Taking a facility to acquire an asset such as a commercial motor vehicle has its advantages over a cash purchase. The most immediate advantage is that it helps businesses preserve their cash flow. Asset financing only requires an initial deposit and subsequent monthly instalments. This eases pressure off cash flows and enables businesses to utilise the asset immediately for growth.
This is a huge advantage for players in the SME sector, where a regrettable culture of late payment of invoices has left many SMEs facing perpetual cash flow challenges.
Despite this attractive proposition, why is it that a sizeable number of businesses who buy assets such as motor vehicles on loan end up being repossessed?
Though the sharp increase in repossessions of commercial motor vehicles was partly attributable to the political environment, lack of awareness about commercial vehicle loans also played a role.
It is never advisable for a business to buy a commercial vehicle on loan without first understanding the dynamics of owning a vehicle on such facility. Some businesses are obsessed with the purchase price and loan repayment costs and pay little attention to other equally important costs.
It is advisable to closely examine other costs such as fuel consumption, repairs, spare parts and insurance, which add to the total cost of acquiring, operating and maintaining the vehicle.
In any business, the total cost of acquiring, operating and maintaining an asset should be less than the revenues that you derive from utilising it. The difference between the revenue derived from the asset and the total cost of the asset should be sufficient to improve your business’s cash position, boost growth and sustain profitability.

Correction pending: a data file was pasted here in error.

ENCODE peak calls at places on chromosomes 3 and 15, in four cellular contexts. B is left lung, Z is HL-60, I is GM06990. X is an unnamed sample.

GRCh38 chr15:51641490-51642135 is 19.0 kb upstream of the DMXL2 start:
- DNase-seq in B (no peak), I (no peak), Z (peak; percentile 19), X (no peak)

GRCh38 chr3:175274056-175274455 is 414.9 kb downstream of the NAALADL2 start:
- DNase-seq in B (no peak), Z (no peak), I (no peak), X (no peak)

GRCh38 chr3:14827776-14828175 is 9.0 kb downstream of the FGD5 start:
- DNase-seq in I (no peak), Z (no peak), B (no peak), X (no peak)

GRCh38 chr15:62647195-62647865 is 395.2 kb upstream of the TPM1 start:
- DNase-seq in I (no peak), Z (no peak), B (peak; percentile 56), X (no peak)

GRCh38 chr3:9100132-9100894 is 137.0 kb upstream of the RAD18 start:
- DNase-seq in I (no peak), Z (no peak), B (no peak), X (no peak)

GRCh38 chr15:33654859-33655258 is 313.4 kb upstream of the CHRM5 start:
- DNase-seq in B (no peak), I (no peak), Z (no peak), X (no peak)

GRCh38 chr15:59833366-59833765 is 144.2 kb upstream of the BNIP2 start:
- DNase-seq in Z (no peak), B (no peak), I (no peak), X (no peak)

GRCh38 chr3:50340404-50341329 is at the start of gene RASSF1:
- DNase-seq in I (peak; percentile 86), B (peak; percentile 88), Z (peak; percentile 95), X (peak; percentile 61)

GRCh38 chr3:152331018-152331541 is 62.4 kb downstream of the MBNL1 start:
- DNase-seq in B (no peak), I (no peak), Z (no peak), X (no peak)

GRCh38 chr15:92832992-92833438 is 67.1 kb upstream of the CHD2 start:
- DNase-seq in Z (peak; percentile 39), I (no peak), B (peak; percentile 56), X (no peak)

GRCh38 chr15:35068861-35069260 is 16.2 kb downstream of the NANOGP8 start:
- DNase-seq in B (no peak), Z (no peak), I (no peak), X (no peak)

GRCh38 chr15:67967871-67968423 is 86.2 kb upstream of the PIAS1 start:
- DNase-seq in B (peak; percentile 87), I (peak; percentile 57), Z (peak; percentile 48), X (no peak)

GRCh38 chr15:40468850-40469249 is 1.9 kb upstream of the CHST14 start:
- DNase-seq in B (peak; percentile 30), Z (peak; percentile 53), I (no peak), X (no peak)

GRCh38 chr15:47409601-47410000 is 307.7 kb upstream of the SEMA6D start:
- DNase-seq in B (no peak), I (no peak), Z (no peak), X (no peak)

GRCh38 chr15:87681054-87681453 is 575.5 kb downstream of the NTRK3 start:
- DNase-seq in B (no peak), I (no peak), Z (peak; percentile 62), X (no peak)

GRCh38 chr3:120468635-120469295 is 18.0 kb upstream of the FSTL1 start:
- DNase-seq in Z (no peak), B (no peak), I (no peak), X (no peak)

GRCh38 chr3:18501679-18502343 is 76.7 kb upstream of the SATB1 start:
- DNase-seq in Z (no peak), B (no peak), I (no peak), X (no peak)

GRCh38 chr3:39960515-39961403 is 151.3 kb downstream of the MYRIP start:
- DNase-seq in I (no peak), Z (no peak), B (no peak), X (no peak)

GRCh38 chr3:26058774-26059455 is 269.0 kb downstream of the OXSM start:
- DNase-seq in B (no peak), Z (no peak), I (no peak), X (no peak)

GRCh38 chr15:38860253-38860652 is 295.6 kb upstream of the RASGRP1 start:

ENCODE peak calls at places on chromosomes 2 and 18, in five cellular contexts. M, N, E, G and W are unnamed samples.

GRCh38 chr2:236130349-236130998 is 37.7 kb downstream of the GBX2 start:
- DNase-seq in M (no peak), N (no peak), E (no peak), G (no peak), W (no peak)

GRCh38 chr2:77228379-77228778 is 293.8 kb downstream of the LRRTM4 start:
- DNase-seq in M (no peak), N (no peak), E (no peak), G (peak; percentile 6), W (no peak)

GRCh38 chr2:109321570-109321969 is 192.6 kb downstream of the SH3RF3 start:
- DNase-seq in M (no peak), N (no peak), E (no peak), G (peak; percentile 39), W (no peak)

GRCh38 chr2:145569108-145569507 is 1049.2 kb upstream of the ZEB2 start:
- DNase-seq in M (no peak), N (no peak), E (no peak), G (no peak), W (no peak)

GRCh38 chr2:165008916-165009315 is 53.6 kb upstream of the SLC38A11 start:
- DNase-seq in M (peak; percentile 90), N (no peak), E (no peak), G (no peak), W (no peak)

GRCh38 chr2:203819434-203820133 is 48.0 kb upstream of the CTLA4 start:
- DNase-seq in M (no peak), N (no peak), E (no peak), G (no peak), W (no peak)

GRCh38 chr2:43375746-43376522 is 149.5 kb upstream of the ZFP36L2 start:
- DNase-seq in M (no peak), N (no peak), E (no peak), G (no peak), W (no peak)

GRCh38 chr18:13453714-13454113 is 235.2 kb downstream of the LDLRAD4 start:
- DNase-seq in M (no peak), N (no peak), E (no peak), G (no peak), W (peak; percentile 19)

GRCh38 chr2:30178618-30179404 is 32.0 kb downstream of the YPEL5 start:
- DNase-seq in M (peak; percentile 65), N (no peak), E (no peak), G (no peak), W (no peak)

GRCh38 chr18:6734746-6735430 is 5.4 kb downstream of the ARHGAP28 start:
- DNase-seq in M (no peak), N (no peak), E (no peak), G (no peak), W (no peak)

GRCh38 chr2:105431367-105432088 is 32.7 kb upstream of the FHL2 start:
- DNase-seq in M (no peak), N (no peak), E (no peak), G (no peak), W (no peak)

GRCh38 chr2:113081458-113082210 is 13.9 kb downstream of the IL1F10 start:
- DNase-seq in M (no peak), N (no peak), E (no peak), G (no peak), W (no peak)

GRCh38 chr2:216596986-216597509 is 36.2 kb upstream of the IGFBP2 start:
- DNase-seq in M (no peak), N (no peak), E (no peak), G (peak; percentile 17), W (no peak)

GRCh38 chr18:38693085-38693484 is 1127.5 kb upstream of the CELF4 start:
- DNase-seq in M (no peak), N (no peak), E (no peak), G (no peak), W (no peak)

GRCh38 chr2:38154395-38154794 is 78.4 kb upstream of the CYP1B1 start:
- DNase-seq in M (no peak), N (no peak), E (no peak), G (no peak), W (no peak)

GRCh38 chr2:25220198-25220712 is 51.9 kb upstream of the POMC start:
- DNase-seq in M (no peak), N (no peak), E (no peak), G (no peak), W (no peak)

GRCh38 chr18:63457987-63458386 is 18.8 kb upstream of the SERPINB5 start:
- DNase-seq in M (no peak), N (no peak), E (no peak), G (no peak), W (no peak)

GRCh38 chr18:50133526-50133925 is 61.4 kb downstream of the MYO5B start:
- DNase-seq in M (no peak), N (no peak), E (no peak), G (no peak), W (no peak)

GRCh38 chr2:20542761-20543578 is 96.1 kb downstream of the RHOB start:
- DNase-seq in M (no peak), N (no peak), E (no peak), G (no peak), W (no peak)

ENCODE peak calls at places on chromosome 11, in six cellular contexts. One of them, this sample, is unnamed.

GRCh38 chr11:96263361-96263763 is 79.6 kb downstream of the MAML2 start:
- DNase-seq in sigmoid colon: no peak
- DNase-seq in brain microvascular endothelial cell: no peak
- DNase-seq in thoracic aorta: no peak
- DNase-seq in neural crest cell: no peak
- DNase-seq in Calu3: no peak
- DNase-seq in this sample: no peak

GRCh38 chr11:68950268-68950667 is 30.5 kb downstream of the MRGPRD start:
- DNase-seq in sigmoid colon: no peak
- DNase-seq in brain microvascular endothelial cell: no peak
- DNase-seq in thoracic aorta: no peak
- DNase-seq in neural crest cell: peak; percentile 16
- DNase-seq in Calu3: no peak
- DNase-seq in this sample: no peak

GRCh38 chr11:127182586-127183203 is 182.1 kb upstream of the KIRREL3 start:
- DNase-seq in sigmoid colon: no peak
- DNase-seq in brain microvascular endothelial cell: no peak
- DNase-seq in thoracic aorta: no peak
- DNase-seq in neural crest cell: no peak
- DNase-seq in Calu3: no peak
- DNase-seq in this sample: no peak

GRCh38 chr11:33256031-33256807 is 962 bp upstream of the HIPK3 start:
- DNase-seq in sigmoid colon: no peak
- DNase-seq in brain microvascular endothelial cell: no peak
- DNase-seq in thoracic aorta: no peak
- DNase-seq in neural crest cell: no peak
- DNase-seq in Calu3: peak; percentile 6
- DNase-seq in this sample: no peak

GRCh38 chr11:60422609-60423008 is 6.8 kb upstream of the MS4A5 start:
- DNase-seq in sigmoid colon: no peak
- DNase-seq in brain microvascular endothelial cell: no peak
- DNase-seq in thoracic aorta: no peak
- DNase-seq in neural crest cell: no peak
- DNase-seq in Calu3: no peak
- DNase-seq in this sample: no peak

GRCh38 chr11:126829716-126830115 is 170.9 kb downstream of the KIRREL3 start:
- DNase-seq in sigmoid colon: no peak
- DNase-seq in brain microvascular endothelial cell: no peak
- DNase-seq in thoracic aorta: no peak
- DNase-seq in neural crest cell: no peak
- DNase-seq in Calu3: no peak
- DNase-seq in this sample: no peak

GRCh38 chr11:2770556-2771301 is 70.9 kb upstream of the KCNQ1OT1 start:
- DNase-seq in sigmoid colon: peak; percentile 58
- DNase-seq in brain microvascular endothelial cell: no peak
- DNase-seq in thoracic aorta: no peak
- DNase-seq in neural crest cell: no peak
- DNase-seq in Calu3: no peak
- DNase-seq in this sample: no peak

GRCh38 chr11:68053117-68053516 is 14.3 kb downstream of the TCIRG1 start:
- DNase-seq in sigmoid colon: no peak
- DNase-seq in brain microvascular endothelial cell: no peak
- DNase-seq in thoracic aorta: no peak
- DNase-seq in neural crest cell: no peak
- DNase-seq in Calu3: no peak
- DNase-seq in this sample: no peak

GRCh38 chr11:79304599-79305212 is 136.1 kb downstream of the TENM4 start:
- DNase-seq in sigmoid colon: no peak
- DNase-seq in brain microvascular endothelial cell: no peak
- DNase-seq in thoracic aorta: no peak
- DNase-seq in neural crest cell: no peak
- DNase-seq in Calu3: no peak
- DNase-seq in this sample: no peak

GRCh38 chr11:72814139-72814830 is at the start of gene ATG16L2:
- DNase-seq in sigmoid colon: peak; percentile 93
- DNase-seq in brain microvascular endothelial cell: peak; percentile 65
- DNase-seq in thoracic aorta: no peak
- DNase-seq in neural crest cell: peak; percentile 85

In some businesses such as retail, it also important to assess whether the cost of hiring a vehicle is lower than the cost of ownership. If you hire a vehicle, you use it on a needs basis and do not need to cater for maintenance expenses. It is prudent to assess whether this approach suits your business needs before buying a vehicle that you will underutilise on loan.
If you choose to buy a commercial motor vehicle on loan, it is also important to bear in mind that you can negotiate a good rate with your bank, allowing you to reduce your monthly loan repayments and freeing up cash flow to grow your business. But for you to negotiate a good rate with your bank you need a solid financial track record, which can be built by cultivating a habit of channelling all your business transactions through your bank account and keeping accurate and timely business records. This point is especially important for SMEs, which have established a reputation of poor record keeping, according to a study by the African Development Bank (AfDB).
Ultimately, you have to understand your line of business well enough to know whether or not you should hire a vehicle, buy it in cash or acquire it on loan. If you choose to apply for a commercial vehicle loan to support your business growth, be sure to plan meticulously and factor in the considerations proposed in this article. Growth should not come at the expense of your company’s financial stability.
SOURCE: BUSINESS DAILY